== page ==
Later modifications of Trojan.Winlock turned out to be more harmful and the SMS fee rose. Some modifications didn't even feature the unlocking mechanism and therefore users paying cyber-criminals could end up with nothing. The Trojan’s data is not removed from the system automatically after a certain period of time. Malicious programs of this Trojan.Winlock have also been "taught" to block launch of many programs that might make analysis of the blocker in the infected system easier or those that shut the system down upon an attempt to start such a program.

f your system has been compromised by one of the modifications of Trojan.Winlock, do not send money to virus-makers. Instead contact the technical support of the vendor whose anti-virus you are using or ask for help on Doctor Web's forum.


Another modification of Trojans extortionists is the family of malicious programs that are installed into a system as a browser plugin. In a compromised system a Trojan displays a window that may occupy as much as 50% of the browser window. Here a user is also required to send an SMS to remove the window.

Under the Dr.Web classification The Trojans are usually detected as a modification of Trojan.Blackmailer or of Trojan.BrowseBan. While a Trojan.Blackmailer program usually works only with Internet Explorer, Trojan.BrowseBan is compatible with Mozilla Firefox and Opera. A special script embedded by cyber-criminals on a web-site spreading the malware allows detecting the victim’s browser and providing him or her with a corresponding version of the Trojan.

The number of such programs found in the wild surged in March 2009. About three million detections of Trojan.Blackmailer on user machines were registered while the average figure through the year stayed within 5 000 – 10 000 per month.

Document encryptors

Malicious programs that encrypted documents stored on hard drives were another problem that many users had to face in 2009. Dr.Web anti-viruses detect such programs as Trojan.Encoder modifications. Once in a system, the Trojan encrypts user documents while keeping system files in tact. Once encryption is completed, the user is notified that his documents have been encrypted and he has to transfer an amount of money onto the specified account to be able to work with his files again.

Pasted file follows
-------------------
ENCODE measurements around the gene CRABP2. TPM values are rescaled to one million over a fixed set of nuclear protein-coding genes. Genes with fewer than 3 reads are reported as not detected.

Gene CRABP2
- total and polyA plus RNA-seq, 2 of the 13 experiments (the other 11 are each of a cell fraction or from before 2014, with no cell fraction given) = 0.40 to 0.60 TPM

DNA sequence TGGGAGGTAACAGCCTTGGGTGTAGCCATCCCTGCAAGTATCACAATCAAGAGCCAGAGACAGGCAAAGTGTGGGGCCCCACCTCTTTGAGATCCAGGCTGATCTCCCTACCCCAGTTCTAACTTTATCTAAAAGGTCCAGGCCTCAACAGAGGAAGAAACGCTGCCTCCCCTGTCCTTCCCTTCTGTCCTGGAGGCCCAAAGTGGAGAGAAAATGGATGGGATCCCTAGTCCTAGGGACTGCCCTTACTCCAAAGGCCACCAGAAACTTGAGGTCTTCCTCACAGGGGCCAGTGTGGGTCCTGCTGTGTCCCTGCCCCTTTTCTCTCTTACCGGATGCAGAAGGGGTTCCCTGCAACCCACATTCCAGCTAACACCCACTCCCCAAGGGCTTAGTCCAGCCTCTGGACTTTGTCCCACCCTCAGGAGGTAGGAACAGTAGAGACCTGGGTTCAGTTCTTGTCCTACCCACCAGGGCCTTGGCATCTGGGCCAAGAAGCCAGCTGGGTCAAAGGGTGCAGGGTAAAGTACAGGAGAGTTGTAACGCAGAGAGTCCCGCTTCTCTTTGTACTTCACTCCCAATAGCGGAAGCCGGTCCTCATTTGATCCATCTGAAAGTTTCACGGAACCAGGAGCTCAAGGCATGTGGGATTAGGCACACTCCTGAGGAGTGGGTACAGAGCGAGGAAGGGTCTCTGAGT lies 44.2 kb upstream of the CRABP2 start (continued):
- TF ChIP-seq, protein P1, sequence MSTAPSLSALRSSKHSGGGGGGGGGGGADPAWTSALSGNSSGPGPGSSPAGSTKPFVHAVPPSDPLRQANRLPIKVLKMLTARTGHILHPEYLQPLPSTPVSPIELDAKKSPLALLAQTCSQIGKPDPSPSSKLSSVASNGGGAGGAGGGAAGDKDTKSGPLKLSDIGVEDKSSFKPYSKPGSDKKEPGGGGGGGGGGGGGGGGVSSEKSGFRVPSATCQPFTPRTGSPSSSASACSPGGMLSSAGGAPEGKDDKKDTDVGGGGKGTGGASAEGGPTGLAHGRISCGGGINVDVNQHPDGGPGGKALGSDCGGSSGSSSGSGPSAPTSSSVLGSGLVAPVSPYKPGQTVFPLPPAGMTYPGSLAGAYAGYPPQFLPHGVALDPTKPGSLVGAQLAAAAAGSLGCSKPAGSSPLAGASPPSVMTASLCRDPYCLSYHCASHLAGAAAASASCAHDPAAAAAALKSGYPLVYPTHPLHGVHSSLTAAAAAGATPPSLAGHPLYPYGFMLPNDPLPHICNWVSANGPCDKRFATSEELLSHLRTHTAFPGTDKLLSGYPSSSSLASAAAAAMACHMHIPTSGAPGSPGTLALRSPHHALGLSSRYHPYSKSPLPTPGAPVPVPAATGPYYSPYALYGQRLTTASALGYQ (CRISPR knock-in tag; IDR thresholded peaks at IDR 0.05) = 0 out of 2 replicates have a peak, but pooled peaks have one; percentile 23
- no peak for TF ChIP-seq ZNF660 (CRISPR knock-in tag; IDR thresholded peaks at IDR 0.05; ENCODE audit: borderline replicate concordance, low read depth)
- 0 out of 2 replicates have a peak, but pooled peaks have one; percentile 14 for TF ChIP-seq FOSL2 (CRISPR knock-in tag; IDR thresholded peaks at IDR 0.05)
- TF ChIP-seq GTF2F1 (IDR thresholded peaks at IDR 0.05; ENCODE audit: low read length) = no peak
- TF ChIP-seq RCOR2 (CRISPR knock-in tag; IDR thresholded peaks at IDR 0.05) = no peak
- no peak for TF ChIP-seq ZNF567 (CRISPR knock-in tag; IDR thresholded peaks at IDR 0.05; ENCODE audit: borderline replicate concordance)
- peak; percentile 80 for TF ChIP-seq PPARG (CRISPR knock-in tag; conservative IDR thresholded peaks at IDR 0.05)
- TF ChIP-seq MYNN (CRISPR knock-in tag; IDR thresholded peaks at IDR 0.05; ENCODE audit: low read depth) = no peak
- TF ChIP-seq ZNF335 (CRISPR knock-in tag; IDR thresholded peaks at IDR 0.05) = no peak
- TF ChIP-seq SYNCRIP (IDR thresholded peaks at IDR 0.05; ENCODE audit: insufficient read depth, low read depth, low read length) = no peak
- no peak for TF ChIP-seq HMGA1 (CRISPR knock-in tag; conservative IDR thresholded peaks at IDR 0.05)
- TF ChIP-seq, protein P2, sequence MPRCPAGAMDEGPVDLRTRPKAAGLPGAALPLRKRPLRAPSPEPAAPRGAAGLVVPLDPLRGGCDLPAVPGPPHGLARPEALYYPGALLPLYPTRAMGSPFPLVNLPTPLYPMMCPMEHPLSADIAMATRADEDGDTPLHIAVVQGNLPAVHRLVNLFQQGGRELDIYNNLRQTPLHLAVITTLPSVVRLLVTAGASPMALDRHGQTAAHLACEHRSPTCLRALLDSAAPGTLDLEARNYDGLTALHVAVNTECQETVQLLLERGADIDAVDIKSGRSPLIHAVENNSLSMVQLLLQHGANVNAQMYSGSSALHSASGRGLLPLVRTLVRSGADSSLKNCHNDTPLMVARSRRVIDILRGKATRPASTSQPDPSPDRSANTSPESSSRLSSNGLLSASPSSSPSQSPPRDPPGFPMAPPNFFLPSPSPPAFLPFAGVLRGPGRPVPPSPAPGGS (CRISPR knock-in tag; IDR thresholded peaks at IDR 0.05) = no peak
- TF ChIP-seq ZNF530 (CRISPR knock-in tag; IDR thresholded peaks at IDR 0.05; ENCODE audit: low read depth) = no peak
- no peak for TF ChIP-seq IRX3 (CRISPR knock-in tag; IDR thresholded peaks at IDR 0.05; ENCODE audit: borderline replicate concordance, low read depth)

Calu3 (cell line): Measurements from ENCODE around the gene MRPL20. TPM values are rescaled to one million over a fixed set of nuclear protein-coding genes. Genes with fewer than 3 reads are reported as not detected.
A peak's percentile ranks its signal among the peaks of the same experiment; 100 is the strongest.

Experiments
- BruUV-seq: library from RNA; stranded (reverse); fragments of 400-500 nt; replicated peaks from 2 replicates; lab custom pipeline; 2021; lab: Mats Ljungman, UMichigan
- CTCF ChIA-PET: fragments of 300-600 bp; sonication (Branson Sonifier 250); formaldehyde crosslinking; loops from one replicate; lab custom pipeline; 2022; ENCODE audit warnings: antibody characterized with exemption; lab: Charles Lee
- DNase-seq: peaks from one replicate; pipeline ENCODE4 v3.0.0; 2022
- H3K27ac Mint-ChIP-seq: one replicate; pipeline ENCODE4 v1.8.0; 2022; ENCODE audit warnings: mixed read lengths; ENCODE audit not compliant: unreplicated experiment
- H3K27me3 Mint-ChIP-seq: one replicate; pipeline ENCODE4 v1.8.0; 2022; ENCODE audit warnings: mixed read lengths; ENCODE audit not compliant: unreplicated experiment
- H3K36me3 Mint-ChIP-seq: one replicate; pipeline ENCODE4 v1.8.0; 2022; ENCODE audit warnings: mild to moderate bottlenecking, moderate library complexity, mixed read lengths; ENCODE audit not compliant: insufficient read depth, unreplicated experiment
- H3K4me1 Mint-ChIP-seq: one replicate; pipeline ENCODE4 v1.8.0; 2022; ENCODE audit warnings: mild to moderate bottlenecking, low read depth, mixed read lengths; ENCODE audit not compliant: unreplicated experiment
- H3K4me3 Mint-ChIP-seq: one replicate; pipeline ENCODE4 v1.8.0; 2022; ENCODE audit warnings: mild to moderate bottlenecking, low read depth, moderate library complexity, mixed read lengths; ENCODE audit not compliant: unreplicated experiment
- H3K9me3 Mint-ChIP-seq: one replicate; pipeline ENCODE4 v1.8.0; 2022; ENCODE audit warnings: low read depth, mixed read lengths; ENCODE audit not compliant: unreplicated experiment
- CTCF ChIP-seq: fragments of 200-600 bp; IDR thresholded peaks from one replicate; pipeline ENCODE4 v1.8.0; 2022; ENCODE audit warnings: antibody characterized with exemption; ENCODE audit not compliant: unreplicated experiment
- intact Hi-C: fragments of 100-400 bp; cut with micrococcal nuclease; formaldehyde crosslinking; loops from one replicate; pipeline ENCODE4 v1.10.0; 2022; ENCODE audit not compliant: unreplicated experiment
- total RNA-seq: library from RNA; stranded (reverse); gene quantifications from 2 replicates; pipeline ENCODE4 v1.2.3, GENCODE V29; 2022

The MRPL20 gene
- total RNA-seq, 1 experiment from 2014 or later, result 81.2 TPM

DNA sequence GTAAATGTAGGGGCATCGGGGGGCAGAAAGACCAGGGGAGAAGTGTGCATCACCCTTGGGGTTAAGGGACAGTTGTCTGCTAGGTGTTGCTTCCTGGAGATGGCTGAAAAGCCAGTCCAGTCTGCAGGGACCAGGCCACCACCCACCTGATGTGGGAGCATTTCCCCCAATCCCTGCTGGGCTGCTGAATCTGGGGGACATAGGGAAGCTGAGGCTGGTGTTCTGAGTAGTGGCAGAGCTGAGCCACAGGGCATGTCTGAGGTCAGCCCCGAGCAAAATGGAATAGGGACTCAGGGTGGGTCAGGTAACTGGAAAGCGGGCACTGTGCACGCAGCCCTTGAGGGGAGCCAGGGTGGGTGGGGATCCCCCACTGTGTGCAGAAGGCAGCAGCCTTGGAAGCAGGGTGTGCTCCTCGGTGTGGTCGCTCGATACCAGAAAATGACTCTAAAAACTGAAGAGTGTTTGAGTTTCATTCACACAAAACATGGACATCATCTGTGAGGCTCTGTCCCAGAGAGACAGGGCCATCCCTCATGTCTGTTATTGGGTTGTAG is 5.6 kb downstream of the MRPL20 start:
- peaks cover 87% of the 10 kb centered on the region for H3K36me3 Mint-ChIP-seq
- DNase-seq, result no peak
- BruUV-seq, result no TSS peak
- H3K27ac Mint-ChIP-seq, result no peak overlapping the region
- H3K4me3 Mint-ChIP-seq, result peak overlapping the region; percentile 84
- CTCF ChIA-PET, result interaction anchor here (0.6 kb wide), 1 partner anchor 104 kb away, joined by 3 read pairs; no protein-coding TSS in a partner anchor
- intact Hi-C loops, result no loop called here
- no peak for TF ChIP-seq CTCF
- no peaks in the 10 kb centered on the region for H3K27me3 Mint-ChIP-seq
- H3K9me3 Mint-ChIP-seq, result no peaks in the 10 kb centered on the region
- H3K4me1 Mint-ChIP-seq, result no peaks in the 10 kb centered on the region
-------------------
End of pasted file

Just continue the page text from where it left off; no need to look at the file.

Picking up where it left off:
A maker of a Trojan.Encoder program went as far as to use Dr.Web corporate design on his web-site Users also received spam messages supposedly from Doctor Web’s staff members and some modifications of the extortionist program added the drweb extension to names of encrypted files. Probably such actions by the criminal were provoked by active assistance to victims of the extortion on the part of Doctor Web.

In spite of a relatively small number of such programs in the wild they inflict a considerable damage – information contained in encrypted files may be quite valuable to a user. If your data has been encrypted by a Trojan.Encoder program, you can always ask Doctor Web's virus laboratory for help. In most cases our virus analysts will be able to help you restore your data and will do it for free.


In 2009 worms forced many administrators of local networks to study IT security basics once again. Win32.HLLW.Shadow.based became the most notorious program of this kind.

Since the worm spreads over removable data storage devices and network drives showing once again that disabling autorun for such disks is among the key requirements to anti-virus security. Moreover, the worm can perform dictionary attacks using the SMB protocol inherent in all Windows networks. And finally Win32.HLLW.Shadow.based exploits several known vulnerabilities of Windows that had been closed before the worm was found in the wild.

Installing all available security updates for an operating system is another frequently neglected security essential.

The graph shows that Win32.HLLW.Shadow.based is still found in great numbers on user machines.

ntegrated development environments

It has already been mentioned that some malicious objects are capable of detecting a target operating system, web-browser and versions of popular programs installed in a system to increase their chances of a successful attack. But can virus-makers provide malicious software that would be compatible with all widely used platforms?

Analysis of statistical information about malware by different platforms provides the following conclusions. Interest of virus makers to different platforms is growing steadily. When it comes to Mac OS, Linux or Windows CE, it is not so obvious even though news of discovered malicious programs for these platforms appear on the Internet every now and then. Yet interest towards such platforms as Java or Symbian appears to be growing on monthly basis even though the share of malicious code targeting mobile platforms in the total amount of malicious traffic remains insignificant.